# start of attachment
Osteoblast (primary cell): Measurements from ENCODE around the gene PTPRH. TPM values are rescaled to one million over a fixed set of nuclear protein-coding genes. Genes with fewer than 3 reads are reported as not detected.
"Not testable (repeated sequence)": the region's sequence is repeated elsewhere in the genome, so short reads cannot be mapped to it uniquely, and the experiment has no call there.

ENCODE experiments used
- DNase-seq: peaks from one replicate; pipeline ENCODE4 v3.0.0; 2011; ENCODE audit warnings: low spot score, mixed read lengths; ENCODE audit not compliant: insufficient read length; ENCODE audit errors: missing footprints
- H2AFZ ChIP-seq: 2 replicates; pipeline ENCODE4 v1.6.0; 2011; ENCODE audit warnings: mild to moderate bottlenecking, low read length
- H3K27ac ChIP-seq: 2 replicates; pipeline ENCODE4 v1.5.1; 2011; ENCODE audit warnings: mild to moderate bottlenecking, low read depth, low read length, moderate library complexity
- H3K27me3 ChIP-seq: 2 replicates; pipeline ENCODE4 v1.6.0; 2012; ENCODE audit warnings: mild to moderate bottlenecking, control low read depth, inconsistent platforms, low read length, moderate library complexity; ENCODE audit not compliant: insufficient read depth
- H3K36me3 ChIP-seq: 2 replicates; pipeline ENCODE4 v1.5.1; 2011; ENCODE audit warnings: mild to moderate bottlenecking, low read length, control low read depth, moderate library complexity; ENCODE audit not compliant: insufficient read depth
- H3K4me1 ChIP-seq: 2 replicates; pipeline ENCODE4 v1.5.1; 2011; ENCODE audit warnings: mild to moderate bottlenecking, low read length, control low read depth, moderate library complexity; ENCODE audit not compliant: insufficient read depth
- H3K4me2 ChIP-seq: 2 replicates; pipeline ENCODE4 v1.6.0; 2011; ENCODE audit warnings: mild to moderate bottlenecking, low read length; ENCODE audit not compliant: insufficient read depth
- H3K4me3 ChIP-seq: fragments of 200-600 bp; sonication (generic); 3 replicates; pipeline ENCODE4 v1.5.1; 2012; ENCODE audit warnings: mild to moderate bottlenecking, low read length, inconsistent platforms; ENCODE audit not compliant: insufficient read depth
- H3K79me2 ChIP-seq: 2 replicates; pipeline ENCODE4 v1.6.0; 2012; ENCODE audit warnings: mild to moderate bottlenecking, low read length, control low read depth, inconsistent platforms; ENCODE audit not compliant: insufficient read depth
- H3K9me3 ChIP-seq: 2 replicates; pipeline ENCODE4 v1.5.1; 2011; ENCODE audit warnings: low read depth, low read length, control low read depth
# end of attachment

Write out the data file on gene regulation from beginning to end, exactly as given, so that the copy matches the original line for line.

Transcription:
Osteoblast (primary cell): Measurements from ENCODE around the gene PTPRH. TPM values are rescaled to one million over a fixed set of nuclear protein-coding genes. Genes with fewer than 3 reads are reported as not detected.
"Not testable (repeated sequence)": the region's sequence is repeated elsewhere in the genome, so short reads cannot be mapped to it uniquely, and the experiment has no call there.

ENCODE experiments used
- DNase-seq: peaks from one replicate; pipeline ENCODE4 v3.0.0; 2011; ENCODE audit warnings: low spot score, mixed read lengths; ENCODE audit not compliant: insufficient read length; ENCODE audit errors: missing footprints
- H2AFZ ChIP-seq: 2 replicates; pipeline ENCODE4 v1.6.0; 2011; ENCODE audit warnings: mild to moderate bottlenecking, low read length
- H3K27ac ChIP-seq: 2 replicates; pipeline ENCODE4 v1.5.1; 2011; ENCODE audit warnings: mild to moderate bottlenecking, low read depth, low read length, moderate library complexity
- H3K27me3 ChIP-seq: 2 replicates; pipeline ENCODE4 v1.6.0; 2012; ENCODE audit warnings: mild to moderate bottlenecking, control low read depth, inconsistent platforms, low read length, moderate library complexity; ENCODE audit not compliant: insufficient read depth
- H3K36me3 ChIP-seq: 2 replicates; pipeline ENCODE4 v1.5.1; 2011; ENCODE audit warnings: mild to moderate bottlenecking, low read length, control low read depth, moderate library complexity; ENCODE audit not compliant: insufficient read depth
- H3K4me1 ChIP-seq: 2 replicates; pipeline ENCODE4 v1.5.1; 2011; ENCODE audit warnings: mild to moderate bottlenecking, low read length, control low read depth, moderate library complexity; ENCODE audit not compliant: insufficient read depth
- H3K4me2 ChIP-seq: 2 replicates; pipeline ENCODE4 v1.6.0; 2011; ENCODE audit warnings: mild to moderate bottlenecking, low read length; ENCODE audit not compliant: insufficient read depth
- H3K4me3 ChIP-seq: fragments of 200-600 bp; sonication (generic); 3 replicates; pipeline ENCODE4 v1.5.1; 2012; ENCODE audit warnings: mild to moderate bottlenecking, low read length, inconsistent platforms; ENCODE audit not compliant: insufficient read depth
- H3K79me2 ChIP-seq: 2 replicates; pipeline ENCODE4 v1.6.0; 2012; ENCODE audit warnings: mild to moderate bottlenecking, low read length, control low read depth, inconsistent platforms; ENCODE audit not compliant: insufficient read depth
- H3K9me3 ChIP-seq: 2 replicates; pipeline ENCODE4 v1.5.1; 2011; ENCODE audit warnings: low read depth, low read length, control low read depth